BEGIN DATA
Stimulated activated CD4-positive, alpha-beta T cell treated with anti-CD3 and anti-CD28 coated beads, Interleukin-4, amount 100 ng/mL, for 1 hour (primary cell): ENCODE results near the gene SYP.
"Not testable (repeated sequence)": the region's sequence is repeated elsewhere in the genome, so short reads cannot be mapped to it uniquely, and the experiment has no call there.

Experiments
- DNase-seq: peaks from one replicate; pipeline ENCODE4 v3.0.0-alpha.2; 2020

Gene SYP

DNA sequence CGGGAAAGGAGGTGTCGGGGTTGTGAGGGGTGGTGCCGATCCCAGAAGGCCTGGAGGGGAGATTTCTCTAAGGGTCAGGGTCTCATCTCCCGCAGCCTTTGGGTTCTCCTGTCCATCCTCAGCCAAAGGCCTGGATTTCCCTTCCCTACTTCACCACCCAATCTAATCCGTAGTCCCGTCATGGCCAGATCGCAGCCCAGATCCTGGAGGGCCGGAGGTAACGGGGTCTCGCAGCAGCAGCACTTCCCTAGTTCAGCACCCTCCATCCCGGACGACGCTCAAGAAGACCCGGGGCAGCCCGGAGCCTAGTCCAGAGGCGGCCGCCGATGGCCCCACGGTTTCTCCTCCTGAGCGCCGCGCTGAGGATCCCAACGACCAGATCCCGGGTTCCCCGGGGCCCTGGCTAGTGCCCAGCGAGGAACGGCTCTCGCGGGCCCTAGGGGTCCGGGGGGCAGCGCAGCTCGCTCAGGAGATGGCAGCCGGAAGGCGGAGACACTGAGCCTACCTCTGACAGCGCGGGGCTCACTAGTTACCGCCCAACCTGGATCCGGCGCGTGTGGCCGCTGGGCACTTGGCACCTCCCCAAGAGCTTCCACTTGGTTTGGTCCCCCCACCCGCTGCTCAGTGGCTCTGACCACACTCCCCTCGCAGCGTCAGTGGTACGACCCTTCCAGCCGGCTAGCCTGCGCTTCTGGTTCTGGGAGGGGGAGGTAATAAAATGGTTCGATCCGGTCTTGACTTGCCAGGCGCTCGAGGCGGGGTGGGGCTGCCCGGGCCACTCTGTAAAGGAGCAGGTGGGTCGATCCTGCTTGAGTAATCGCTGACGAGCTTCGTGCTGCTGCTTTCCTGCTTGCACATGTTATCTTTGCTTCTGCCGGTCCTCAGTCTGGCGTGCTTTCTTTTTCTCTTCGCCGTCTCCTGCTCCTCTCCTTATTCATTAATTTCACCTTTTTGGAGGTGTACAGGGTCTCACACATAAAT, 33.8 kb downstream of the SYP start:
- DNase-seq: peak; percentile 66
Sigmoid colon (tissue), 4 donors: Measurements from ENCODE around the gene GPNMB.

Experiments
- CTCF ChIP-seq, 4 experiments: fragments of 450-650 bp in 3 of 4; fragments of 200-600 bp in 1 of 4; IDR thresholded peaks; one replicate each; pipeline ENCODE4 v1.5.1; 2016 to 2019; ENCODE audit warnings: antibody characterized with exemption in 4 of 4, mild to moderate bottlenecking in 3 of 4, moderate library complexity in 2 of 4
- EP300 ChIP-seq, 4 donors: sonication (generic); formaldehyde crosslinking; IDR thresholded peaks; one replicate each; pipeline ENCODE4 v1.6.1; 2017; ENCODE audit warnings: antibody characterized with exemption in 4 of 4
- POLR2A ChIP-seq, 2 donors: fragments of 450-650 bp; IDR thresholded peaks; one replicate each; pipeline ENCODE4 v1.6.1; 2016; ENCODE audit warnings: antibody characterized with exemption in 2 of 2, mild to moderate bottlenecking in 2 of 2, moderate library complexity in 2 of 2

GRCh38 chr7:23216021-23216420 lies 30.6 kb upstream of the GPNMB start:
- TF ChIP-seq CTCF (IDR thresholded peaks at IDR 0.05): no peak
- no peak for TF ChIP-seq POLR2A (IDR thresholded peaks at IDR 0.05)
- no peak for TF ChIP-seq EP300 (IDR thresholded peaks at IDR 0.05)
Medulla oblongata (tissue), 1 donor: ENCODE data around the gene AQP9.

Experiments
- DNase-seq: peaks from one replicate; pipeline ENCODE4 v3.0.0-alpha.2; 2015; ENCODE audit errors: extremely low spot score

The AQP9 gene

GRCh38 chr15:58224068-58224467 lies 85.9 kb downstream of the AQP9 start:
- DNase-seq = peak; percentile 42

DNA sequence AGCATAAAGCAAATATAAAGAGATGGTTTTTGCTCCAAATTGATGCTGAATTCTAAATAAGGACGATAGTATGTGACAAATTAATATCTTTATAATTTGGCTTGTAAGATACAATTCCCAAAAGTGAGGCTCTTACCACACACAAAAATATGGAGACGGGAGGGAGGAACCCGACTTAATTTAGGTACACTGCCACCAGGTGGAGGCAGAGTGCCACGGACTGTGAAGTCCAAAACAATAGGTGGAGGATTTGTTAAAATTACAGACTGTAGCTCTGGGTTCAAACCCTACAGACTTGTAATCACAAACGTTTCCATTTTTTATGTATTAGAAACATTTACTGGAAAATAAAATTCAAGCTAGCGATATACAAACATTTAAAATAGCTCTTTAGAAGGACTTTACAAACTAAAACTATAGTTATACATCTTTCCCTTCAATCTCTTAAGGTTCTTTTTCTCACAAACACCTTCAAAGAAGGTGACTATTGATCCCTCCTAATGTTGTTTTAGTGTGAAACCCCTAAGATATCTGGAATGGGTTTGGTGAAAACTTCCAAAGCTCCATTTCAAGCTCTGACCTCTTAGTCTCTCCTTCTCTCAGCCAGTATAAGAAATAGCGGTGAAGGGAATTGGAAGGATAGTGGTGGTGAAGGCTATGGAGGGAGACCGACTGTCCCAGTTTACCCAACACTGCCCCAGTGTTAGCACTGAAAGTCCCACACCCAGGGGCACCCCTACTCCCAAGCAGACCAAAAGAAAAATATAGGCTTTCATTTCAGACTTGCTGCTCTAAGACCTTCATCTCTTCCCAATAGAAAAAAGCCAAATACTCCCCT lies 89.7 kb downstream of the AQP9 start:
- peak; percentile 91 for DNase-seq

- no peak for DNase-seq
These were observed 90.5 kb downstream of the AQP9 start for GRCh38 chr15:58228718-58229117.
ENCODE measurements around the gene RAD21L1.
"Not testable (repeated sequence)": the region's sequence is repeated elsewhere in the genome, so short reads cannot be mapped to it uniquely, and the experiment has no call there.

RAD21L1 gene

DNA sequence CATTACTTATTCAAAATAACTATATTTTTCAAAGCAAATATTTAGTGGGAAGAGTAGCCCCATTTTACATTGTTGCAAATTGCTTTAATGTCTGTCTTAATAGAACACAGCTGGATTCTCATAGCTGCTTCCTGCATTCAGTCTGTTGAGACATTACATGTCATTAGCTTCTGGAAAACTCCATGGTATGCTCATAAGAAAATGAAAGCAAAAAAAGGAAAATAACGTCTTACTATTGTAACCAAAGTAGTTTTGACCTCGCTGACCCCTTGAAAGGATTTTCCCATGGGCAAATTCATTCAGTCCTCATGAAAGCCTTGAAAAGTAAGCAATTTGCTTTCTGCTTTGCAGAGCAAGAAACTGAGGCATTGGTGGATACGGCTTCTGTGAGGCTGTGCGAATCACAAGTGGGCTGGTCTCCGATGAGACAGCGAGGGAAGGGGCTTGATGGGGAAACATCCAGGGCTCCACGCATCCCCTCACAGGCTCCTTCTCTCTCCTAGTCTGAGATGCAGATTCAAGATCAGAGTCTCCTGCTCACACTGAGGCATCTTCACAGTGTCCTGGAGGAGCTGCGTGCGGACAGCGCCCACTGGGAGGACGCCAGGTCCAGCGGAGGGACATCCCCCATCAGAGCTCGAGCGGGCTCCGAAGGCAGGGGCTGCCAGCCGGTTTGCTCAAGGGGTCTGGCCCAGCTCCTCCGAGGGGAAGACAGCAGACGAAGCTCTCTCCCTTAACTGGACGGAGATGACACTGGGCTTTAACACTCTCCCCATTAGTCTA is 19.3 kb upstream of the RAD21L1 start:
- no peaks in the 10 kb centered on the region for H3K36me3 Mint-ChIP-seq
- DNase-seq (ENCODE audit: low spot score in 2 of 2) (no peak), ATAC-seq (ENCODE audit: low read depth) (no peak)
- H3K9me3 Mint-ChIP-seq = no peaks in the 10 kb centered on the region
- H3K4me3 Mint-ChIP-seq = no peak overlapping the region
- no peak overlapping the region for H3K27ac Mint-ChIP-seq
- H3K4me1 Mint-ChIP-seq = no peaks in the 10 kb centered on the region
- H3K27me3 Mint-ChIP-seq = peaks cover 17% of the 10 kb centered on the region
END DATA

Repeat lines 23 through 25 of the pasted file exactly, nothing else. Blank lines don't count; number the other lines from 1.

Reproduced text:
DNA sequence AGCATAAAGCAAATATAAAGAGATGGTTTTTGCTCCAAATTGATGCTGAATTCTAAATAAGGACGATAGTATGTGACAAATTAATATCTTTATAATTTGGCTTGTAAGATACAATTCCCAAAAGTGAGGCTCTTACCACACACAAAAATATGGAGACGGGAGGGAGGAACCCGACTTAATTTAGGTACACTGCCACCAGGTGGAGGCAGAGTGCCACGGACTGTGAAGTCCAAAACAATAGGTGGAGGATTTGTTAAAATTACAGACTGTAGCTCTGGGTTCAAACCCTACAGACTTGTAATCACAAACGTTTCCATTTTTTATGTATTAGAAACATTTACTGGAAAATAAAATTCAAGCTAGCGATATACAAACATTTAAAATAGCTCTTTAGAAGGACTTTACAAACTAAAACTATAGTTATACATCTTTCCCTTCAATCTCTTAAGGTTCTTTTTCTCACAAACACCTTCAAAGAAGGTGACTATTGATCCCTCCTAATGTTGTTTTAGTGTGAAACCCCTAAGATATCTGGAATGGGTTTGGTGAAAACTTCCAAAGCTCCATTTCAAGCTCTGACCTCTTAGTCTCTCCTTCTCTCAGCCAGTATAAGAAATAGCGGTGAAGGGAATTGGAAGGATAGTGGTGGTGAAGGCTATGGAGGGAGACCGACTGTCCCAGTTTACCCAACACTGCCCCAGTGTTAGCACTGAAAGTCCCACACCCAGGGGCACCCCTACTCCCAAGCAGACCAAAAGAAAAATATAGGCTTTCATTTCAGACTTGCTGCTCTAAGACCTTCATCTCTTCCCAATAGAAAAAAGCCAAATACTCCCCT lies 89.7 kb downstream of the AQP9 start:
- peak; percentile 91 for DNase-seq

- no peak for DNase-seq